• Juarez M.
      • Schcolnik-Cabrera A.
      • Dueñas-Gonzalez A.
      The multitargeted drug IVM: from an antiparasitic agent to a repositioned cancer drug.
      • Intuyod K.
      • Hahnvajanawong C.
      • Pinlaor P.
      • Pinlaor S.
      Anti-parasitic drug IVM exhibits potent anticancer activity against gemcitabine-resistant cholangiocarcinoma in vitro.
      have been experimentally observed.
      IVM antiviral activity against Dengue virus,
      • Tay M.Y.
      • Fraser J.E.
      • Chan W.K.
      • et al.
      Nuclear localization of dengue virus (DENV) 1-4 non-structural protein 5; protection against all 4 DENV serotypes by the inhibitor IVM.
      West Nile virus,
      • Yang S.N.
      • AtkinsonSC
      • Wang C.
      • et al.
      The broad spectrum antiviral IVM targets the host nuclear transport importin α/β1 heterodimer.
      Venezuelan Equine Encephalitis virus,
      • Lundberg L.
      • Pinkham C.
      • Baer A.
      • et al.
      Nuclear import and export inhibitors alter capsid protein distribution in mammalian cells and reduce Venezuelan Equine Encephalitis Virus replication.
      and Influenza virus,
      • Götz V.
      • Magar L.
      • Dornfeld D.
      • et al.
      Influenza A viruses escapes from MxA restriction at the expense of efficient nuclear vRNASOPHARYNX import.
      has been reported. Recently, Caly et al.
      • Caly L.
      • Druce J.
      • Catton M.
      • Jans D.A.
      • Wagstaff K.M.
      The FDA-approved Drug IVM inhibits the replication of SARS-CoV-2 in vitro.
      reported that IVM inhibits in vitro the replication of SARS-CoV-2 (severe acute respiratory syndrome coronavirus) using high concentrations in the range of 2.5–5 μM. The mechanism by which IVM inhibits SARS-CoV-2, seems to be the same described for other RNA viruses, i.e. inhibition of transport across the nuclear membrane mediated by importin α/β1 heterodimer, carrier of some viral molecules indispensable for the replication process.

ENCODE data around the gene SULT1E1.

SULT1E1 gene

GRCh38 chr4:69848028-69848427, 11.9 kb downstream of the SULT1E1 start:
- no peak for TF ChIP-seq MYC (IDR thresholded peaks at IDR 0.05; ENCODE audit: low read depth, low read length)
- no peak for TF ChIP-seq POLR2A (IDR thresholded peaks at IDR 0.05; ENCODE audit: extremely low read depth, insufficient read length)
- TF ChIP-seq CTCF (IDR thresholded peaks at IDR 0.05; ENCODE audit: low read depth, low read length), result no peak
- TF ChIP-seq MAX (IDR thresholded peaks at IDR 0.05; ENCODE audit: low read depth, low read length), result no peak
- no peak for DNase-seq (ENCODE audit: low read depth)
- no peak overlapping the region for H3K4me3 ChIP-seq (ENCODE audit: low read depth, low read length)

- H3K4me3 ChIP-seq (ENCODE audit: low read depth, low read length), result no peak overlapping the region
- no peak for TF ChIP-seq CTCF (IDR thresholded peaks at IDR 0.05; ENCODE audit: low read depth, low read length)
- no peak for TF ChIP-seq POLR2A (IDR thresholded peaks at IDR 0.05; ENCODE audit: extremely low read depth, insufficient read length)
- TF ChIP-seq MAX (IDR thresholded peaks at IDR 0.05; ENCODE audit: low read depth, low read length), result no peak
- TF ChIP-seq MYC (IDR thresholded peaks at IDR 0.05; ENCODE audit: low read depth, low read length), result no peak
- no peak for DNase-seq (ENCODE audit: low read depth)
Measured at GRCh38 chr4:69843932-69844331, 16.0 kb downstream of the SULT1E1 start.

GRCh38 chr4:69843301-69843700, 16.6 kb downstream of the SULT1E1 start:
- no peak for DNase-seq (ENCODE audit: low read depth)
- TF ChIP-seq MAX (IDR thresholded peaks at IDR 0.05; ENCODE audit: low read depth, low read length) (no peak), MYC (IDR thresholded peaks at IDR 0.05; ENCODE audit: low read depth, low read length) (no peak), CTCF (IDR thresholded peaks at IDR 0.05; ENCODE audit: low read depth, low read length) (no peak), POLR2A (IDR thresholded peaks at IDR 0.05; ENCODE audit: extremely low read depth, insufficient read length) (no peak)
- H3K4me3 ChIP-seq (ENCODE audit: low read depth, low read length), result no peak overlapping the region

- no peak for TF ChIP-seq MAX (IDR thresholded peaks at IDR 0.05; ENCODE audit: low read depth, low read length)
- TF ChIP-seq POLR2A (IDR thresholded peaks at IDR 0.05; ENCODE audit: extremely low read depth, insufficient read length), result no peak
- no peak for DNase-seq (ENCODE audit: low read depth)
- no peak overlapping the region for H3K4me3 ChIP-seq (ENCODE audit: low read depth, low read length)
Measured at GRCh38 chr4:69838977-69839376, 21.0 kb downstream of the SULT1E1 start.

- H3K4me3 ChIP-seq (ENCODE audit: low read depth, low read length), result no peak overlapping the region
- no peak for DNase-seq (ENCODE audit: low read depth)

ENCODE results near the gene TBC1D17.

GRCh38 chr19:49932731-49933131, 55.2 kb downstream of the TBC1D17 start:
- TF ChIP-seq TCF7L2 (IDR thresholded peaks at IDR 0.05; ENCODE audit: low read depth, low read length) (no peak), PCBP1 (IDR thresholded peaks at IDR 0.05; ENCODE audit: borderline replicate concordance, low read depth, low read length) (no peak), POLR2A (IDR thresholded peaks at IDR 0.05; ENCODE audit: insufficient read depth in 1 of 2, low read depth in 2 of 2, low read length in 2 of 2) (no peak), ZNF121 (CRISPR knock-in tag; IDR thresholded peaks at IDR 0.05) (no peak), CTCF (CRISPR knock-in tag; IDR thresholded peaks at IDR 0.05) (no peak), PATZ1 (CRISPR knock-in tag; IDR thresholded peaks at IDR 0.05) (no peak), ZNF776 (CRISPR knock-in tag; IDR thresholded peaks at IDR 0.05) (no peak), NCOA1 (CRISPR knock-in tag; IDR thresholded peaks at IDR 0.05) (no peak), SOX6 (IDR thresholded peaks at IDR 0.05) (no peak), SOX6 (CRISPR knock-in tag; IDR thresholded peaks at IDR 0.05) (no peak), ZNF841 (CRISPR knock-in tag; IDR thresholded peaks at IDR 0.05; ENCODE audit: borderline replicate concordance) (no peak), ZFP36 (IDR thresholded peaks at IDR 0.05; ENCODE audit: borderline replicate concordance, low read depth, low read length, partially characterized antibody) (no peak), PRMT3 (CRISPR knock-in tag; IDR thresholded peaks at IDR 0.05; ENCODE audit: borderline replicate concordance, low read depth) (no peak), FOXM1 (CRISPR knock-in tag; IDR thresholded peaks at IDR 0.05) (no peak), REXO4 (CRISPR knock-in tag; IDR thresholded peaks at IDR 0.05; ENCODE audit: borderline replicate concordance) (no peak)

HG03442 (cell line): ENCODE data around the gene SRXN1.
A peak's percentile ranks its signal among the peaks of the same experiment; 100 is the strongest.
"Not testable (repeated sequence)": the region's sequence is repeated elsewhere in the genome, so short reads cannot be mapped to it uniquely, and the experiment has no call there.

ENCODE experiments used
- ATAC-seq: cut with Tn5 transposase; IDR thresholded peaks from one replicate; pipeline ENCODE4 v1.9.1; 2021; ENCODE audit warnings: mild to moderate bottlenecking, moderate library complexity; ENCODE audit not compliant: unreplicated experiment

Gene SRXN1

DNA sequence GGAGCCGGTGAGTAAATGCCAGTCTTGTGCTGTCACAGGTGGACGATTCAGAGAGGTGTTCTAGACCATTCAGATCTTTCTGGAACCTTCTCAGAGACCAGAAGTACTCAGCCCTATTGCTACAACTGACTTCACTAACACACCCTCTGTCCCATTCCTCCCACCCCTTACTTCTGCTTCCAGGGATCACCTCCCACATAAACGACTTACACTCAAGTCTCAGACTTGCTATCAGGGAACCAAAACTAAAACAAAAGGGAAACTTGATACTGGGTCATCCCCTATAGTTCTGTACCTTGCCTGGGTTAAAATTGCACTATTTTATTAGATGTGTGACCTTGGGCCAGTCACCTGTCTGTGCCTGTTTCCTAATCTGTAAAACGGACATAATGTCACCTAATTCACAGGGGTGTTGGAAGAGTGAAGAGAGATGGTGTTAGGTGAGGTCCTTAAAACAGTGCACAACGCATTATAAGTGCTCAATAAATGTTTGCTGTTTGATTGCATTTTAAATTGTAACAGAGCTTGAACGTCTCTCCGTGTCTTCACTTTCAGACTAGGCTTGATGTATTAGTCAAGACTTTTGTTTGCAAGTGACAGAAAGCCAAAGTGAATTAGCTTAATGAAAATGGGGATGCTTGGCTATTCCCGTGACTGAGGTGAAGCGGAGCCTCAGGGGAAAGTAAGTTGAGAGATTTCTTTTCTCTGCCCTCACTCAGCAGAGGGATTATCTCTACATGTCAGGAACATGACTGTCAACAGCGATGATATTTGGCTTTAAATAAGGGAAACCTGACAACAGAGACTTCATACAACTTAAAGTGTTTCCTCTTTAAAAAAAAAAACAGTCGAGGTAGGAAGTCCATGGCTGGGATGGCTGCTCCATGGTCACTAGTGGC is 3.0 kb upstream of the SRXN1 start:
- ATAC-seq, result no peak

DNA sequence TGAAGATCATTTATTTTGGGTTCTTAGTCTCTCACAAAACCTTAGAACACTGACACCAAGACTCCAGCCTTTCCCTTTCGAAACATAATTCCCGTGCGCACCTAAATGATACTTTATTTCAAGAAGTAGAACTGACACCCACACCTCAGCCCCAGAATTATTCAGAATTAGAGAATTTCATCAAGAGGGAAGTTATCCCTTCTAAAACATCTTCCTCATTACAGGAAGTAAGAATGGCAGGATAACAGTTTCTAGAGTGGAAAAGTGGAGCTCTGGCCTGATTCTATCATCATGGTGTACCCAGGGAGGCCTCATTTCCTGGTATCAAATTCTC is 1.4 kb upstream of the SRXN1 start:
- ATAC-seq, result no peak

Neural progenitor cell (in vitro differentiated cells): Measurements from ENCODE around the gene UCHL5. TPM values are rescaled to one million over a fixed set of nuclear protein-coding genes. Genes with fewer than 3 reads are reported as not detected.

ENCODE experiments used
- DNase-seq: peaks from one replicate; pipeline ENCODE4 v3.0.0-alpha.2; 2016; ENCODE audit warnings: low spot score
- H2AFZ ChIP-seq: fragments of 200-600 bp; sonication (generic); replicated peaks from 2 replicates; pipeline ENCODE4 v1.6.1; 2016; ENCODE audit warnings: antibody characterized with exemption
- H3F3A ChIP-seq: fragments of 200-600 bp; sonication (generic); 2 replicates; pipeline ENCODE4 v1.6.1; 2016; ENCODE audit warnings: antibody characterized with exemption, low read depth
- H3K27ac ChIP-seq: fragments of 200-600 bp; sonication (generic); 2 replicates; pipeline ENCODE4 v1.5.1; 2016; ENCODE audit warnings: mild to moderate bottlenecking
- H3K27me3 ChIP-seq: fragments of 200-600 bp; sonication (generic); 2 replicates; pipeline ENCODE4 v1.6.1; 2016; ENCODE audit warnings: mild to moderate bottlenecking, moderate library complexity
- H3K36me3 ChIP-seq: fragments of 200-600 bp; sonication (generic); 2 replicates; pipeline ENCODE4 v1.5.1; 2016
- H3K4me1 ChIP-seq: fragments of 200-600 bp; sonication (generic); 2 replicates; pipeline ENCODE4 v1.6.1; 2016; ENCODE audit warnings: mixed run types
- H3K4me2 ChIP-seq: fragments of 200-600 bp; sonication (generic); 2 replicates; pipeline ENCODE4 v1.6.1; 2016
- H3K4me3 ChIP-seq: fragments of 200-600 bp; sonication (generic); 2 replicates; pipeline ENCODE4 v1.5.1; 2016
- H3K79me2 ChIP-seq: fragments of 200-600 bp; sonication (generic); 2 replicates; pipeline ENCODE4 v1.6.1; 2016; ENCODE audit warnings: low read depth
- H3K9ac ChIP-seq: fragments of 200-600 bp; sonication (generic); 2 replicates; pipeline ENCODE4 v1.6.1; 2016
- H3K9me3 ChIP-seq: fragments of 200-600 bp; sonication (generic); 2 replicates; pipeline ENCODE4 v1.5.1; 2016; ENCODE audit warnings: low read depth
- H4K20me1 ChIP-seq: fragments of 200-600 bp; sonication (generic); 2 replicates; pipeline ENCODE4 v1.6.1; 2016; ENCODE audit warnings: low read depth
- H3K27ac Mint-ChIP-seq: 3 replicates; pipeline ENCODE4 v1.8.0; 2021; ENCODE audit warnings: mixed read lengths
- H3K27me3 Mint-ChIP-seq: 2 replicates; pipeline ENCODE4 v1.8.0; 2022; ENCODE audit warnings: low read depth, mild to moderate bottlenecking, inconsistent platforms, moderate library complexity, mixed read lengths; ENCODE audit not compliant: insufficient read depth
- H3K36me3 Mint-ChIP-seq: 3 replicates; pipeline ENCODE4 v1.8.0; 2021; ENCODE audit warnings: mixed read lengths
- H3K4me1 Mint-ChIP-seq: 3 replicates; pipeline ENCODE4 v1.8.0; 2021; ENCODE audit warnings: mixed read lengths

• Wagstaff K.M.
      • Rawlinson S.M.
      • Hearps A.
      • Jans D.A.
      An AlphaScreen(R)-based assay for high-throughput screening for specific inhibitors of nuclear import.
      ,
      • Wagstaff K.M.
      • Sivakumaran H.
      • Heaton S.M.
      • Harrich D.
      • Jans D.A.
      IVM is a specific inhibitor of importin α/β-mediated nuclear import able to inhibit replication of HIV-1 and dengue virus.
      Furthermore, there is now available information from randomized clinical trials, on IVM favourable effects in SARS-CoV-2 infected patients.
      • Cepelowicz Rajter J.
      • Sherman M.S.
      • Fatteh N.
      • Vogel F.
      • Sacks J.
      • Rajte J.J.
      Use of ivermectin is associated with lower mortality in hospitalized patients with coronavirus disease 2019: the ICON study.
      • Ahmed S.
      • Karim M.M.
      • Ross A.G.
      • et al.
      A five day course of ivermectin for the treatment of COVID-19 may reduce the duration of illness.
      • Krolewiecki A.
      • Lifschitz A.
      • Moragas M.
      • et al.
      Antiviral effect of high-dose ivermectin in adults with COVID-19: a pilot randomised, controlled, open label, multicentre trial.